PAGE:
Lost and Found

Zephaniah 1:14 The great day of the Lord is near—near and coming quickly. The cry on the day of the Lord is bitter; the Mighty Warrior shouts his battle cry. :15 That day will be a day of wrath— a day of distress and anguish, a day of trouble and ruin, a day of darkness and gloom, a day of clouds and blackness:16 a day of trumpet and battle cry against the fortified cities and against the corner towers. 3:10 From beyond the rivers of Cush [the Nile] my worshipers, my scattered people, will bring me offerings. :13 They will do no wrong; they will tell no lies. A deceitful tongue will not be found in their mouths. They will eat and lie down and no one will make them afraid.” :17 The Lord your God is with you, the Mighty Warrior who saves.
He will take great delight in you; in his love he will no longer rebuke you, but will rejoice over you with singing.” :19 At that time I will deal with all who oppressed you. I will rescue the lame;
 I will gather the exiles. I will give them praise and honor in every land where they have suffered shame. :20 At that time I will gather you; at that time I will bring you home. I will give you honor and praise among all the peoples of the earth when I restore your fortunes [captivity] before your very eyes,” says the Lord. [NIV]

We need to take a few steps back from the immediate context of Judah in Babylonian captivity to see into the spiritual realm where God’s people need rescuing from this evil age. The message, in other words, is eschatological as well as historical.  God’s people will return not just to the Old Jerusalem but to the New One as well.

The prophet makes no mention of God’s people as the sheep of His fold. [Psalms 23] The reason I choose to describe Judah’s salvation as a rescued lost lamb? Jesus did. [Mt. 18:12-13; Jn 10:7, 11, 27; 21:17].  I am also more comfortable with the Hebrew term translated “lie down” in 3:13, which the lexicon tells us is “used of quadrupeds.” In Genesis 29:2 it is used specifically of sheep. The word “eat” here means “to graze.” Also, the words “scattered” in 3:10, “oppressed” and “lame” in 3:19 remind me of Matthew 9:36.  These are only a few of the many scriptures using this analogy.

Zephaniah prophesied of Israel’s—and by extension all God’s children’s—ultimate restoration. As Walter Brueggmann  summarized,

It is the same “warrior” who makes a future for Israel who had terminated Israel’s present. – [“An Introduction to the Old Testament, 2012. p 279]

Zephaniah 1:15 uses troubling language: 2 words for tribulation (no way out) “That day will be a day of wrath— a day of distress and anguish,  2 words to speak of total ruin, a wasteland “a day of trouble and ruin, and 3 word to describe absolute darkness (spiritual and in every other way) a day of darkness and gloom, a day of clouds and blackness

The Scriptures intertwine, though, for one cannot talk of restoration without talk of peace. And even though the word SHALOM, peace, is not on the prophet’s lips, it is the beat of his heart.  As Micah said it:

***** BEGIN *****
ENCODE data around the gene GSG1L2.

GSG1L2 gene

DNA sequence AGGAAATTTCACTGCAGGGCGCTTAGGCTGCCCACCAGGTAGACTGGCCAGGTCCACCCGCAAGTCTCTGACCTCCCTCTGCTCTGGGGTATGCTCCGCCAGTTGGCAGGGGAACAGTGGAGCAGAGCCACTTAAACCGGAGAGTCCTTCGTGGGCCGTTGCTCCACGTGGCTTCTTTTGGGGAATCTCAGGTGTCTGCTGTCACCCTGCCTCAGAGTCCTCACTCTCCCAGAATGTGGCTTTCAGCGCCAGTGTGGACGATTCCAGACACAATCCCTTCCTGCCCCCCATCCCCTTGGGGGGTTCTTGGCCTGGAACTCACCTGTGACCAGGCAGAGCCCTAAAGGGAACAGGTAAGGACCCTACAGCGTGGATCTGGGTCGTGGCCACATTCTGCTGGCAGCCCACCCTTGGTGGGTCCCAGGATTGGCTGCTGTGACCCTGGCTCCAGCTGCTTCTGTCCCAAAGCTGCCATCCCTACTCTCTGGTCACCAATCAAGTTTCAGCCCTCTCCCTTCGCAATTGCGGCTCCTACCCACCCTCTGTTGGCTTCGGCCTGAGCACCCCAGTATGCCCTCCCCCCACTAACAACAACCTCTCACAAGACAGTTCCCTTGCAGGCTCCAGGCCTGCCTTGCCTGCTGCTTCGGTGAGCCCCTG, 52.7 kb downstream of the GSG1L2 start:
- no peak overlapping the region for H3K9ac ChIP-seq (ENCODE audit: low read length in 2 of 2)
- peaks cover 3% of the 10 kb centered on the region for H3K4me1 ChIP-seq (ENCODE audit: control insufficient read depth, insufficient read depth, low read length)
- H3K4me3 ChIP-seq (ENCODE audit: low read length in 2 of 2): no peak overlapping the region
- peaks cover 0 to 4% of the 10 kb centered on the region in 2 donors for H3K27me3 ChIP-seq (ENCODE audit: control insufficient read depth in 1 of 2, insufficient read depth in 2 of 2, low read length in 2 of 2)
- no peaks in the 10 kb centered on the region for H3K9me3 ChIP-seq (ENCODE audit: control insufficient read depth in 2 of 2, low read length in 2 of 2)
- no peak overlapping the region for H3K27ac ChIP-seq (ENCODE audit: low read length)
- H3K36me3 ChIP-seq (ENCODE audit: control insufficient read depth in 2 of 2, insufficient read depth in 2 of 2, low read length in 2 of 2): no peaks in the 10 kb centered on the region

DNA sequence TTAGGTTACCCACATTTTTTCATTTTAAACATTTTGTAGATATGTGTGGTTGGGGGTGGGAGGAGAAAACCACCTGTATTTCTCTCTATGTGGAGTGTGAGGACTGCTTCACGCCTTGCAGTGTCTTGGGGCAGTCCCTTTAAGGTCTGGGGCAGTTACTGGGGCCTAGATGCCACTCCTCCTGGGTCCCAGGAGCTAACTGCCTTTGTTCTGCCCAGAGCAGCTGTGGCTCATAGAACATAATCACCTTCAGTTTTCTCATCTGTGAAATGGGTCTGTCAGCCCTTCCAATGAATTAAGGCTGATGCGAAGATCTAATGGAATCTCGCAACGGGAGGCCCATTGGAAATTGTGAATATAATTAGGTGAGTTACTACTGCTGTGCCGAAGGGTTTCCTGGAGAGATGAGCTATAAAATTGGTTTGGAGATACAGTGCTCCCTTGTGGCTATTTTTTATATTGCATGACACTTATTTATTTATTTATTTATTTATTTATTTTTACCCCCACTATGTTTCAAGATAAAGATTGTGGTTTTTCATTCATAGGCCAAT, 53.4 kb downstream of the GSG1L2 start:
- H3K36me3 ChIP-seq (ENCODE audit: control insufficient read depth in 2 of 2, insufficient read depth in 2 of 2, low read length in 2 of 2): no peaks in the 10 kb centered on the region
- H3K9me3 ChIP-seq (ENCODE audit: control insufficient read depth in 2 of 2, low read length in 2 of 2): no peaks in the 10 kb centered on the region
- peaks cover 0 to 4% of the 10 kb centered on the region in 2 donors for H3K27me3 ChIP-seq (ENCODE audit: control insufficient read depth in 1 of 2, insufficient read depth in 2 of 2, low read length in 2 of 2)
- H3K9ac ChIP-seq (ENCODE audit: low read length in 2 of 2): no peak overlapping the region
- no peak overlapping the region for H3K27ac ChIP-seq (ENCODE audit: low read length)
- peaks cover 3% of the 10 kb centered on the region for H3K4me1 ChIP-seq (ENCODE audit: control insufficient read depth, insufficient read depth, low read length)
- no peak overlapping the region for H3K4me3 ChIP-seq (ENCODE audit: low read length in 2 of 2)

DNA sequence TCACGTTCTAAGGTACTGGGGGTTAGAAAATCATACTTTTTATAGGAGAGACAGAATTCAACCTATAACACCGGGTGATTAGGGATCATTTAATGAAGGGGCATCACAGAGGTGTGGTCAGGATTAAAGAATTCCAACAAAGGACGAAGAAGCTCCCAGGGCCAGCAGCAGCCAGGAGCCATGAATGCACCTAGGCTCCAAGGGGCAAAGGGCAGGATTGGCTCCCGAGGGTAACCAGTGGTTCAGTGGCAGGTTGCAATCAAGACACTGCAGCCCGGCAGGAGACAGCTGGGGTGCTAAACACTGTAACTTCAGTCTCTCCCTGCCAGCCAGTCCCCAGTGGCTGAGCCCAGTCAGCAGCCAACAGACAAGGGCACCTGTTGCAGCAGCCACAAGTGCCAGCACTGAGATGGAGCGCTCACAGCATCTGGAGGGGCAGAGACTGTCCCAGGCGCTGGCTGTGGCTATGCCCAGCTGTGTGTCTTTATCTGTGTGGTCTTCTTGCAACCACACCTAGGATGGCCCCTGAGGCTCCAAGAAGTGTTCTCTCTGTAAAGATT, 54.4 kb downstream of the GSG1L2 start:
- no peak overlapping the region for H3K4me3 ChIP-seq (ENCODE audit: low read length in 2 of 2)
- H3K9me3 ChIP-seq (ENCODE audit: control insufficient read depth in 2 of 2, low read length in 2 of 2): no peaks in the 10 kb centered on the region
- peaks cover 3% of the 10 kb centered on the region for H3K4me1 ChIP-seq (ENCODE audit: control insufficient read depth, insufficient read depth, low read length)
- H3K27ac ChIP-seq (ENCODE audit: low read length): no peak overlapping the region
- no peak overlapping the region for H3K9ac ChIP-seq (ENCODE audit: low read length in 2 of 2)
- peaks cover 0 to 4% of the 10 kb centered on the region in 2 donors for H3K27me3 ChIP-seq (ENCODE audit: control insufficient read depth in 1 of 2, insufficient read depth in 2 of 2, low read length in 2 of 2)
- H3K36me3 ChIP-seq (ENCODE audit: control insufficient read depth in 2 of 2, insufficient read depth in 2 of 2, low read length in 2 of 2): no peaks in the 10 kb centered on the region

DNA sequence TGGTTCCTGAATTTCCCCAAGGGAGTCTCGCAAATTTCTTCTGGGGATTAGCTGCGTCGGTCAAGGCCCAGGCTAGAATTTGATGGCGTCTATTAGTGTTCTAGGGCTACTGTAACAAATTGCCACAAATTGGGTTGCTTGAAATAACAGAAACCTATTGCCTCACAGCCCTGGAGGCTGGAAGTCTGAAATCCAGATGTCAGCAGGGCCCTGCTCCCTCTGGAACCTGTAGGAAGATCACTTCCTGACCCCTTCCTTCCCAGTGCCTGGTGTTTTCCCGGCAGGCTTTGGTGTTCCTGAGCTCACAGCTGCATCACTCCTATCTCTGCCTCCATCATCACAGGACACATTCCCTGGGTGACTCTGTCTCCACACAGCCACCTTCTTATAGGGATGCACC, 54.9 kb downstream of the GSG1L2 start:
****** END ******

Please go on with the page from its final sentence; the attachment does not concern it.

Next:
Everyone will sit under their own vine and under their own fig tree, and no one will make them afraid, for the LORD Almighty has spoken. Micah’s 4:4

There are other lessons here. I tried to put some in a poem, but the one overarching one to take away is that God discovered us in the “lost [life ] & found.” [Luke 15:4]

Zephaniah is the prophetic account of a nation that had to discover that the only way to gain tomorrow was to lose today. God had to allow circumstances to humble them, to purge them of a pride that kept them from trusting Him.

But I will leave within you the meek and humble. The remnant of Israel will trust in the name of the LORD. Zephaniah 3:12

Jesus gave us this lesson on perhaps a sunnier day while picnicking on some remote hillside. We listened enthusiastically hanging on His every word, though, perhaps, we may have failed to understand the dynamic in such an idea:

Whoever tries to keep their life will lose it, and whoever loses their life will preserve it. Luke 17:33

This life and its sufferings are not what its ultimately all about. [Matthew 5:10-12; 6:20; 2 Corinthians 4:17-18] The Beatitudes may have been an early lesson in such truth. It was John, perhaps, who first perceived what the Savior was promoting.

Anyone who loves their life will lose it, while anyone who hates their life in this world will keep it for eternal life. John 12:25

“Lose …hate”!? To lose means to waste, ruin, render useless. Hate is, well, hate! But somethings are proper to hate. I like to freely translate this:

Whoever finds this world a friend will waste their life instead of investing it in God. [a lose that is eternal] while whoever finds friendship with this world, and its lack of godliness, abhorrent [Philippians 3:20] will guard their lives [1 Corinthians 9:27] onto eternal life. [2 Timothy 4:18]

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